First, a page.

As a 10 year old – not even officially old enough to see the 15-rated film – I was obsessed with Dirty Dancing. At the time all I was interested in was the pretty dresses, the awesome 60s/80s soundtrack and the amazing dance moves. I didn’t know – or care – about illegal abortions, socioeconomic class differences, loss of innocence or attempted rape. As I grew older, I watched my VHS copy hundreds of times, could recite the script from any point of the movie and could dance the merengue and the mambo perfectly – albeit alone, with an imaginary Johnny Castle. And Dirty Dancing was also the first stage show that I saw on a West End stage, a present from Mr Fletche for my 30th birthday. And now, it’s back in Birmingham for a week-long run. As the person who was forced to watch the film hundreds of times with me, I bring Ma Lee along for the ride.
There may well be some people out there that have never seen Dirty Dancing before. Not in tonight’s audience. The audience – unsurprisingly predominantly female – are excited even before those opening beats of The Ronette’s “Be My Baby”
It’s a classic tale of forbidden love as seventeen year old Frances “Baby” Houseman falls for the Casanova dance instructor Johnny Castle during a 1963 summer holiday at Kellerman’s Resort in the Catskill Mountains. Eventually their moves on the dancefloor shift into the bedroom, and Baby has to face the breakdown of her close relationship with her father as she moves from naïve teenager to confident, sensual woman.
Kira Malou portrays Baby amazingly well, with impeccable comedy timing and a knack for quick costume changes. Close your eyes and it could be Jennifer Grey up there. Stepping into the Swayze leather jacket and sunglasses is Michael O’Reilly. I’ve seen this on stage twice previously and neither actor has come anywhere close to the swagger, charisma and pure dancing talent of Patrick Swayze but O’Reilly does a great job and there is a believable spark between Baby and Johnny. Indeed, this predominantly female audience seems to appreciate many of O’Reilly’s, ahem, assets. Ma Lee herself increasingly warms to Mr O’Reilly – and she’s a harsh critic.
Simone Covele plays Johnny’s childhood friend Penny, and her scenes with Johnny ooze sensuality. On the dancefloor she is confident, sassy and unbelievably flexible but Covele also manages to display Penny’s vulnerable side as she untangles the tricky situation she finds herself in. I do find some of her dialogue a little rushed though but the first half in particular speeds by at a pretty fast pace. Special mention goes to Colin Charles, who’s Tito is witty and charming, and to Lizzie Ottley for her wonderfully comical hula display as Baby’s sister Lisa.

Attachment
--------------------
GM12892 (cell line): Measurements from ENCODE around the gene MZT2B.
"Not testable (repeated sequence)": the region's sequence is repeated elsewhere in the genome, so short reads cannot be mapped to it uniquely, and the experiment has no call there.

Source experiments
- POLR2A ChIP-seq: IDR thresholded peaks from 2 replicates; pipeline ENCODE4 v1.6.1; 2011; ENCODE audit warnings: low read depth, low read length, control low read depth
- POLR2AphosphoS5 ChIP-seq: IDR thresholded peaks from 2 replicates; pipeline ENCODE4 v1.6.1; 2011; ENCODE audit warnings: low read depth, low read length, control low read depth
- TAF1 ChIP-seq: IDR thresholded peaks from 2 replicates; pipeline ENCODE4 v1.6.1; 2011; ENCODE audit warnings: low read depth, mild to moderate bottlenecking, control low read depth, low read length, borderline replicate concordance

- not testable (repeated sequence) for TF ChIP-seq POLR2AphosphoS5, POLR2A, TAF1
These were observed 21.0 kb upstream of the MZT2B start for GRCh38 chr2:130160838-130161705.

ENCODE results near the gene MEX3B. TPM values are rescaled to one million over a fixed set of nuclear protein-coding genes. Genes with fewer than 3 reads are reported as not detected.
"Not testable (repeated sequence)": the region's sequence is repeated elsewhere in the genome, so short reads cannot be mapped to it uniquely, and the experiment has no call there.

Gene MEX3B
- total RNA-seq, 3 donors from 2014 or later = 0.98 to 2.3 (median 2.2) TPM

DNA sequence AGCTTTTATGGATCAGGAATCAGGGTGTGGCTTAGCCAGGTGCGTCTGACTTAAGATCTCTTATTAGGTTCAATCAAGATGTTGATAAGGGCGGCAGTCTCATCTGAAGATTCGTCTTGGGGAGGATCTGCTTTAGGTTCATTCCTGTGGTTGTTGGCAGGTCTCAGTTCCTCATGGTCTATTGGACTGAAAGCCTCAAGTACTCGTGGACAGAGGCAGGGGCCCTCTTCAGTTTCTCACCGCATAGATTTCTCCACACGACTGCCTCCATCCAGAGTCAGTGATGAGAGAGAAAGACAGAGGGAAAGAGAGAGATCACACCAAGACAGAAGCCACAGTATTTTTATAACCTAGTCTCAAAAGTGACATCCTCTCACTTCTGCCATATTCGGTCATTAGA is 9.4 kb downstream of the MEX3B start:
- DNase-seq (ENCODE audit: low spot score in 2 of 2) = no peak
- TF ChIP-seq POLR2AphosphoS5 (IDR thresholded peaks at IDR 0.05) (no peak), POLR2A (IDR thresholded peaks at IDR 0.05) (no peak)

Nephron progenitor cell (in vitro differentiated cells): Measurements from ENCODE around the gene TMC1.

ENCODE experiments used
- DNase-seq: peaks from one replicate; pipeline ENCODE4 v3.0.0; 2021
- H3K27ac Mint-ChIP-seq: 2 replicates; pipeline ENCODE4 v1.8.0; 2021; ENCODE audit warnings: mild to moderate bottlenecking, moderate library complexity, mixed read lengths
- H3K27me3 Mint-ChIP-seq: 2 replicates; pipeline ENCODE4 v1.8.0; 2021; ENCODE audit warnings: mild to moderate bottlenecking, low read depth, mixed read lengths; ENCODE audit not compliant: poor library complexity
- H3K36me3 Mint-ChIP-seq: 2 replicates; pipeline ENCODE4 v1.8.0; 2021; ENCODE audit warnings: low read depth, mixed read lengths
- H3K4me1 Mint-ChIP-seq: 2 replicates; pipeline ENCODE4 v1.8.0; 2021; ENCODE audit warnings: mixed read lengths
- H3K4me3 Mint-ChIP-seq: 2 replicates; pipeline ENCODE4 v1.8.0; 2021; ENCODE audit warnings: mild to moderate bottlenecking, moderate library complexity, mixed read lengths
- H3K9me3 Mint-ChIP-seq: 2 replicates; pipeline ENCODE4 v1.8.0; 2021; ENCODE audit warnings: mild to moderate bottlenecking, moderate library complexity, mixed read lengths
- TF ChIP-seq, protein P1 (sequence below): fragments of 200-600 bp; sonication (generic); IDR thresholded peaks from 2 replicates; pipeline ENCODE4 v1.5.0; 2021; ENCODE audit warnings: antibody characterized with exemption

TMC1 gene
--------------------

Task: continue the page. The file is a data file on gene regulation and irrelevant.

The film takes place in a number of locations which help move the story along and some remarkable staging by Roberto Comotti means that we do not lose these scenes with ingenious – if unintentionally hilarious at times – use of projection. There’s a bit of filler at times to eke this out to 2 hours plus and sometimes these moments are filled with snippets of songs not generally associated with the Dirty Dancing soundtrack which seem a bit odd. All the famous songs from the soundtrack are there though, and like the film these are either used as background or to accompany the dance scenes. There are singers in the cast but I’m quite pleased that they haven’t turned this into a vocal display and have concentrated on telling the story through dance and the familiar script
Jennifer Irwin has designed the costumes perfectly and are as true to the film as possible, from Baby’s Breton stripe and denim hotpants combo, to the red Sheldrake ballroom dress, to that gorgeous pink number for the finale. The dance scenes are also choreographed to perfection by Gillian Bruce, and the cast have clearly been selected to demonstrate their amazing dancing skills, although this is occasionally to the detriment of their acting skills.
The audience can barely contain themselves by the closing sequence. From the moment O’Reilly storms through the audience to get Baby out of her corner, the audience erupts. In their minds they are dancing every move of that final dance, and we are all mentally soaring through the air as that legendary lift is nailed. It’s the ultimate chick flick, turned into the ultimate girl’s night out.
Dirty Dancing is in Birmingham at the Alexandra Theatre until Saturday 10th November, and then tours the UK until July 2019. Tickets can be purchased here
*I was invited to attend this press event by The Alexandra Theatre, however this doesn’t affect my opinion of the show, and an honest review will be given in all cases.
**All production photos are by Alastair Muir and are used with permission of the Alexandra Theatre